The film tells the story of paralyzed war vet Jack Sully (Sam Worthington) who gets conveniently swept into a top secret mission to another planet when his genius twin brother is murdered, leaving him as the only person with the biological makeup to operate the required avatar machinery needed for the job. On the planet of Pandora, a species known as the Na'vi have been recently infiltrated by the human race. In an attempt to meld cultures, the humans create Na'vi bodies for themselves to virtually inhabit in order to better interact with the natives, a tribal society of nature loving warriors with an infinite connection to their home planet. The reckless Jack somehow manages to draw the attention of Na'vi princess Neytiri (Zoe Saldana) and become accepted into the tribe. Eventually the humans' strictly commercial interests conflict with the Na'vi way of life and Jack must choose between his species and the new family he has discovered.
With a script more careful to overexplain made up traditions and languages than to make any sort of rational sense, Avatar plays like a very indulgent space fable designed by people with too much heart and not enough brains. Moreover, it's a very grotesquely simplified feature which pins the ultra pure and innocent native Na'vi against a vision of humanity so outrageously exaggerated and cartoonish that somehow an easy target such as American corporate greed somehow manages to not get a fair shake in this mess. Sigourney Weaver plays Grace, a rare good-hearted human who runs the scientific portion of the avatar program. Meanwhile, actors Giovanni Ribisi and Stephen Lang accept the task of playing an executive and a colonel respectively who are each so disgusting as to commit genocide without a thought. These are not nuanced, complex characters. Neither are the Na'vi in most respects. Certainly, Cameron crafted a very specific history and world for them to inhabit but they are largely interchangeable, dull and lacking motivation. There's no clear moment where Neytiri falls for Jack. She just does. In a montage. Because she's the female character in the movie and that's what the female characters does. Jack too is a bit of a blank slate who makes radical life choices on a near whim and then fights to the death in a battle that comes too late to really matter.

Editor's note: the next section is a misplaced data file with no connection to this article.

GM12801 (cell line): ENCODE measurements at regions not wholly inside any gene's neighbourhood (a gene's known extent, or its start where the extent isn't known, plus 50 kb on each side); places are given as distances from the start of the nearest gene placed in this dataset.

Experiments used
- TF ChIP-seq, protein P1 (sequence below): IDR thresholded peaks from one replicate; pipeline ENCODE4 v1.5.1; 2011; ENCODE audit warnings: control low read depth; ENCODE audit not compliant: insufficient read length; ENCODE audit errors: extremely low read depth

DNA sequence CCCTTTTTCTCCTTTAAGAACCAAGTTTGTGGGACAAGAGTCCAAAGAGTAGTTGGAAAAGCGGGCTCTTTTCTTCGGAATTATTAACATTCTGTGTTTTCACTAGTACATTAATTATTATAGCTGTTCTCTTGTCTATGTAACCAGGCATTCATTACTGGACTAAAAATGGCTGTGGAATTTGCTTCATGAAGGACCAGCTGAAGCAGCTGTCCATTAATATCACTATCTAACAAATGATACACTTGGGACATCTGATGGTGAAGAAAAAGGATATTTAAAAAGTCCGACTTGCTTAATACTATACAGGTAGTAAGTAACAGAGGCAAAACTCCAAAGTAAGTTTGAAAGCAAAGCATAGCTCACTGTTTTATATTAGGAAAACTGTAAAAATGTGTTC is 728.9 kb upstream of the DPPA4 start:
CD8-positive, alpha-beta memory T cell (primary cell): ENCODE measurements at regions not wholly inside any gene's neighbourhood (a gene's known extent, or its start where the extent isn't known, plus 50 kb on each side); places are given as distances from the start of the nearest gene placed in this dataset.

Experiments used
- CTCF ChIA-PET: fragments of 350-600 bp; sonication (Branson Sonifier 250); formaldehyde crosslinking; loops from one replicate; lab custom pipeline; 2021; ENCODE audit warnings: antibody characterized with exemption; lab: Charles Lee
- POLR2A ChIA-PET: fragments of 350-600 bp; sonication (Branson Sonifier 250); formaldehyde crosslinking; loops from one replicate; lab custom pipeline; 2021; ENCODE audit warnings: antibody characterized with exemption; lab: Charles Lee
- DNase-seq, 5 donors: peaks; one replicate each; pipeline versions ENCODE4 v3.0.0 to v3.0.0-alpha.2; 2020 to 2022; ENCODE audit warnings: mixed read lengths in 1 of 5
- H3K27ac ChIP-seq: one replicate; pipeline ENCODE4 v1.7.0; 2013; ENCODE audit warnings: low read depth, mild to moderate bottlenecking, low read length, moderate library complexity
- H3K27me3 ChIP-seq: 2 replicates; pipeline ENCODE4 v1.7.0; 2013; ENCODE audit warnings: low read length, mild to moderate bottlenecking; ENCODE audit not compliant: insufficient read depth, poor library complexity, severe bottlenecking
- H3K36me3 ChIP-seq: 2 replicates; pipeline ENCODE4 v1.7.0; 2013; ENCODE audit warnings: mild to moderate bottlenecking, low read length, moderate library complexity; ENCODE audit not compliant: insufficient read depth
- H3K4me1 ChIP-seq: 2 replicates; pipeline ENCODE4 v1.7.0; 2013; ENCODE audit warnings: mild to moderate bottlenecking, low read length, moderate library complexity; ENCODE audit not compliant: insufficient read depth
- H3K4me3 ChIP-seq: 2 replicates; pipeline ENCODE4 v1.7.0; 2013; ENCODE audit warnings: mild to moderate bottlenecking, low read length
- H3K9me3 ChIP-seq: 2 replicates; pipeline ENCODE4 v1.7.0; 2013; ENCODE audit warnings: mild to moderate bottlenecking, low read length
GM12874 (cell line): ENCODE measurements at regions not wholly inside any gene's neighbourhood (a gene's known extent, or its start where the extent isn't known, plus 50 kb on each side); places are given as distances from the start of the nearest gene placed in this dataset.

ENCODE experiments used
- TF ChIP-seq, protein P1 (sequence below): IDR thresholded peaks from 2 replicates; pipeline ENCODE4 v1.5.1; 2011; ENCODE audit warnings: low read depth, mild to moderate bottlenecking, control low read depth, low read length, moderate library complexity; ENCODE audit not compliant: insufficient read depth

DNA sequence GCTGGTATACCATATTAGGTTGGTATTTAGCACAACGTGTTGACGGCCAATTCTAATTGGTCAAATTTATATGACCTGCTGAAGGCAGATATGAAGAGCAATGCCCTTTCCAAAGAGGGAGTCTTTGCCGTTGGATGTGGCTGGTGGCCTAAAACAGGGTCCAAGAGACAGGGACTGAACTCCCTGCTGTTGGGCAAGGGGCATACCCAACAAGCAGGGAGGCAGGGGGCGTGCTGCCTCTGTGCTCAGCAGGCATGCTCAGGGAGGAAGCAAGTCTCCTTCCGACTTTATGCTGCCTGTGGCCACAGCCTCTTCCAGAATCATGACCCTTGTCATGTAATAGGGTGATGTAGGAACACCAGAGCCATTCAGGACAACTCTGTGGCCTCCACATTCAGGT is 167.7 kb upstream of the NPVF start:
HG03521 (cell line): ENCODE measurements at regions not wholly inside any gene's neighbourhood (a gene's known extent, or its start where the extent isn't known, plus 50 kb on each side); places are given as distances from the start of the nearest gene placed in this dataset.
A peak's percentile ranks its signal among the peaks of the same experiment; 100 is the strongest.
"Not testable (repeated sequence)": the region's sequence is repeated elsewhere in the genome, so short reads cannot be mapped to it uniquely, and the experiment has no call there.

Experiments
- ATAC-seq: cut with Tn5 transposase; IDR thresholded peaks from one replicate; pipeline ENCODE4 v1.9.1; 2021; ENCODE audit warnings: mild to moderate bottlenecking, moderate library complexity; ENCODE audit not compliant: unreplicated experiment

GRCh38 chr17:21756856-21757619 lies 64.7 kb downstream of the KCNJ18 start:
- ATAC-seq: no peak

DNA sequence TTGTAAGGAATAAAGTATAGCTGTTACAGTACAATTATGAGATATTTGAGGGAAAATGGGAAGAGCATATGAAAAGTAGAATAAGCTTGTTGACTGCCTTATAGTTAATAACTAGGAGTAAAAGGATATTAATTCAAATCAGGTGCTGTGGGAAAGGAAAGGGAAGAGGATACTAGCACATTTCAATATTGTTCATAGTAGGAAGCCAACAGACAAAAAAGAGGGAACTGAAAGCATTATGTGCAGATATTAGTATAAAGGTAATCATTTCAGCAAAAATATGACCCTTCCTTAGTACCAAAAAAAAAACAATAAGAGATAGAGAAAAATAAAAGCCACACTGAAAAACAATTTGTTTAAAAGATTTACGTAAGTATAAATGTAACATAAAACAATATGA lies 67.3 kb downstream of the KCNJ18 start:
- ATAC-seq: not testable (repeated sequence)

For all the fine craft of Cameron's visual wonderland, this is a clunky overlong narrative burdened by poor writing and a preachy tone so bombarding as to irritate even apolitical ears. Viewers may still find it worth the experience to witness what Cameron has done, but anyone expecting an effective and well-composed feature will be sadly disappointed.